After years of skirting the issue, the Senate, in a surprising move, unanimously passed a resolution apologizing for slavery and sent it to the House of Representatives.
What's next? Do reparations follow? It is important to note that the United States Senate resolution apologizing to African Americans for the wrongs of slavery is "not" tantamount to an offer of Reparations. Though it may be a step in the right direction, it is not what many believe or want it to be. Then what is it really? Does it have any meaning to African Americans? Consider what Archbishop Desmond Tutu said about the government in the post-apartheid South Africa, "Even if the White people gave us the sun, moon and stars, it would not mean anything. In order to 'start' the healing process, all they have to say is, 'I'm sorry'."
The non-binding resolution, sponsored by Senator Tom Harkin (D-IA), was passed unanimously in the Senate and sent to the House (of Representatives.)
Congresswoman Maxine Waters (CA-35) issued the following statement, in part, relative to the resolution: "Slavery remains a stain on American history, and many generations have been harmed. Even in 2009, all these years after Emancipation, an apology is indeed both important and meaningful. Here we have powerful, influential leaders who make important decision for our nation acknowledging the injustice and harm of slavery and its legacy. Remembering the past helps make sure that we do not allow hatred, bigotry, and intolerance to take hold and instead encourages everyone to think about interacting in an atmosphere of mutual respect and tolerance."
As a candidate running for the presidency, Senator Barack Obama started off his speech in Philadelphia in 2008, echoing similar words that slavery was a stain on American history.
Many African Americans will interpret this apology in historic terms similar to the election of the first African American president; an event that they did not think they would ever see in their lifetime, and as the Congresswoman made it clear, in her statement, "Though this resolution is not a reparations bill, a closer reading makes clear that it does not preclude or interfere with efforts such as Congressman John Conyers' resolution that creates a "Commission to Study Reparation Proposals for African-Americans."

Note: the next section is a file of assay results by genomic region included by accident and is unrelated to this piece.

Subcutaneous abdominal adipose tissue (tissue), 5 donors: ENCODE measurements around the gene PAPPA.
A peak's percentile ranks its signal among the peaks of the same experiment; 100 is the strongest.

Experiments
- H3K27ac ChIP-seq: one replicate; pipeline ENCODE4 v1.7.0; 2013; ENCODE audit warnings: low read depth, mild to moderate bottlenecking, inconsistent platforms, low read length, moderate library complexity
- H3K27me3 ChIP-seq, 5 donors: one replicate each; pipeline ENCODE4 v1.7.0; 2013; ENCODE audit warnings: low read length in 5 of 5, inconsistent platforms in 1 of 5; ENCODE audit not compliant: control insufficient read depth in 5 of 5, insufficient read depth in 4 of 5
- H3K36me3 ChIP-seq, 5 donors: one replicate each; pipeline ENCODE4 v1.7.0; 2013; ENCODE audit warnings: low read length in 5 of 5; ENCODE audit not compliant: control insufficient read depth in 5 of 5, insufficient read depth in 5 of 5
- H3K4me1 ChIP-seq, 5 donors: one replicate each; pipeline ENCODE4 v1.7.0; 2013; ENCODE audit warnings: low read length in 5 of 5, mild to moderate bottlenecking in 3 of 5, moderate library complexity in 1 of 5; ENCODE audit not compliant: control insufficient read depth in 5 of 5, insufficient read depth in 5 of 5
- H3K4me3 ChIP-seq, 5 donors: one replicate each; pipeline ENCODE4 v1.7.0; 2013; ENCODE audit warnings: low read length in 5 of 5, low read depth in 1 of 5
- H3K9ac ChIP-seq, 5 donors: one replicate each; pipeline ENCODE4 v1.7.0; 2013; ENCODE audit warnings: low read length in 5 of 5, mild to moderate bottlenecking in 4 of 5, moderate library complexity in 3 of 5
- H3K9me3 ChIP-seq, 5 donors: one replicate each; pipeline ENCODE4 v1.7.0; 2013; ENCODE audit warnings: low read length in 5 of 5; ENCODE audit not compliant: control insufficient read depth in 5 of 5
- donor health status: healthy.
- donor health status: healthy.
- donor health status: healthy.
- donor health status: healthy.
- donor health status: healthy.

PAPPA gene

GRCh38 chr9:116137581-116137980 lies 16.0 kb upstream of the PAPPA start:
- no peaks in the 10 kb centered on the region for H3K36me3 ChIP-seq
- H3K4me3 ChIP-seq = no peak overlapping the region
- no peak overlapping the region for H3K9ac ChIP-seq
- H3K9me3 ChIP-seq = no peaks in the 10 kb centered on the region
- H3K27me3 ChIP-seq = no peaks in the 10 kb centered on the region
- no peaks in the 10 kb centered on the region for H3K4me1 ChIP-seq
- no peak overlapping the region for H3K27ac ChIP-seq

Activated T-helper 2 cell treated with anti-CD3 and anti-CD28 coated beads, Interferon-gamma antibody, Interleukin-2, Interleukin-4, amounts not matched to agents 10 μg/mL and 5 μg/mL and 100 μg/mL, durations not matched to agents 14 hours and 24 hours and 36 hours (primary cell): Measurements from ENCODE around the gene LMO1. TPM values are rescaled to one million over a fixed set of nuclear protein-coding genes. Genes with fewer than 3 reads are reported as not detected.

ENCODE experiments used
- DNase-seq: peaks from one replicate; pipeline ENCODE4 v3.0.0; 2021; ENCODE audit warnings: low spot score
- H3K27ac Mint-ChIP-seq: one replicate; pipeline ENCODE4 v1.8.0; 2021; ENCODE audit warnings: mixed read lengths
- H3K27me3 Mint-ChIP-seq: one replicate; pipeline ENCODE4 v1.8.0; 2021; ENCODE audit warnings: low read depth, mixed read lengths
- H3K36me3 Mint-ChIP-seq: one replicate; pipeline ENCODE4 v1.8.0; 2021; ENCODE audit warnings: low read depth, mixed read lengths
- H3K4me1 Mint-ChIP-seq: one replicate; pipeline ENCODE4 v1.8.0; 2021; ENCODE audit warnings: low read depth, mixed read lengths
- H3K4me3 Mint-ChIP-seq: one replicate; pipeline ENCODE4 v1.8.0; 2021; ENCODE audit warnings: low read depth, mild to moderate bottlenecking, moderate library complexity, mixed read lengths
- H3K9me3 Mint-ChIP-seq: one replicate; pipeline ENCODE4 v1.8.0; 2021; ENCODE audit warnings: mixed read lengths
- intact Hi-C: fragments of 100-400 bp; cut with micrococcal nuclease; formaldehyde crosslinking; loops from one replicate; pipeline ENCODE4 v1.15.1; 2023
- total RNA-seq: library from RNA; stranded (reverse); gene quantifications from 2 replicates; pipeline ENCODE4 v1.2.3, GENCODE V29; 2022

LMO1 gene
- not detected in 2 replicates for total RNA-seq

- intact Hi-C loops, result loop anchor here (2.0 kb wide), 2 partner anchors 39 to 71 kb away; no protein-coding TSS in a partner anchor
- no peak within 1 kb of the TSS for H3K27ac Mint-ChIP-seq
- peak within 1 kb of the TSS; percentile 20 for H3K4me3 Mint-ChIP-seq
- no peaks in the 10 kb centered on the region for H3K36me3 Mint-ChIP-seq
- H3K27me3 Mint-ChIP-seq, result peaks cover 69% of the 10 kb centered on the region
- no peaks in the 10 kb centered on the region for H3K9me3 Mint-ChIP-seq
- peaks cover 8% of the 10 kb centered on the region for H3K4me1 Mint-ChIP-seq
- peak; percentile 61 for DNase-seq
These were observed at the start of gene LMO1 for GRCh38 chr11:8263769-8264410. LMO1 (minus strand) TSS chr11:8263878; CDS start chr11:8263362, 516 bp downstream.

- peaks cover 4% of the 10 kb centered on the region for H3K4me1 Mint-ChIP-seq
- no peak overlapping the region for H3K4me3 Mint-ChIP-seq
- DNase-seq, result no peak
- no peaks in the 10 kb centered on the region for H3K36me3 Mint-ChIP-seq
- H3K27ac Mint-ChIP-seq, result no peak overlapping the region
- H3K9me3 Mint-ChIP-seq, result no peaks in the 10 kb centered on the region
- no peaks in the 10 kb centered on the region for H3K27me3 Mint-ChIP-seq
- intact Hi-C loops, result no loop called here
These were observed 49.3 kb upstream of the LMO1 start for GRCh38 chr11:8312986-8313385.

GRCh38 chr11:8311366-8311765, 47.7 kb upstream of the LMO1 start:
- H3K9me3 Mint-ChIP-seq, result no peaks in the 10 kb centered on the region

In 1989, Conyers first introduced the H.R. 40 bill, formally known as "the Commission to Study Reparations Proposals for African American Act." At present, it still has not gotten anywhere, and he has stated, "I have re-introduced H.R. 40 in every Congress since 1989, and will continue to do so until it's passed into law." Since then, has picked up some nominal support from a few other Members of Congress but his struggle to keep the Reparations issue alive in Congress is one of his landmark achievements on behalf of all Black people. The Senate resolution may not be "the" Reparations Bill that Conyers' has envisioned but it definitely is an inch forward.
Another larger-than-life figure in the Reparations Movement who no doubt may interpret the apology as a step forward is Randall Robinson, the Harvard-educated lawyer and founder of TransAfrica. He lobbied America on behalf of Africa and the Caribbean and was instrumental in pressuring the apartheid government of South Africa resulting in the release of Nelson Mandela. He also wrote one of the definitive works on reparations: "The Debt," published in 2000. In describing the horrors of slavery, Robinson commented, "Like slavery, other human rights crimes have resulted in the loss of millions of lives but only slavery, with its sadistic patience, asphyxiated memory, and smothered cultures, has hulled empty a whole race of people with inter-generational efficiency. It is a human rights crime without parallel in the modern world. For it produces its victims ad infinitum, long after the active stage of the crime has ended."
Prior to Robinson's explicit description, Minister Louis Farrakhan had detailed the Willie Lynch letter at the Million Man March in 1995 which described how a British slave owner taught others his methods of making of a slave, that if followed, would guarantee to perpetuate the system directed against Black people in America and the Caribbean.
Many states and municipalities have issued similar resolutions apologizing for slavery including Alabama, Maryland, New Jersey, North Carolina and Virginia, and there are others that are contemplating on following these states. Many prominent individuals have also joined, what has become known as the Reparations Movement: professors, businessmen, attorneys and members of the clergy. Some have formed organizations and some are working together while traveling different paths; but the goal is the same: reparations. They include Willie Gary, Charles Ogletree, Manning Marble, Ron Walters, Dr. Raymond Winbush, Dr. Conrad Worrill, the December 12th Movement (D-12), National Coalition of Blacks for Reparations in America (N'COBRA), Reparations Coordinating Committee (RCC), National Black United Front (NBUF) and Silas Muhammad's Nation of Islam.
As compelling as the resolution apologies are, thus far, they are only symbolic, and as previously stated, they are non-binding. But they open the door to debates, conversations, town-hall meetings, forums and criticisms. There are those who believe that apologies are controversial because they could lead to reparations. Congressman Conyers have said, "Most people can't apologize without doing something to show good faith." And in a conversation with author Ellis Cose, he stated, "Reparations is about repair, and repair is only necessary if you have damages that still exist." Black people, most certainly have damages that still do exist.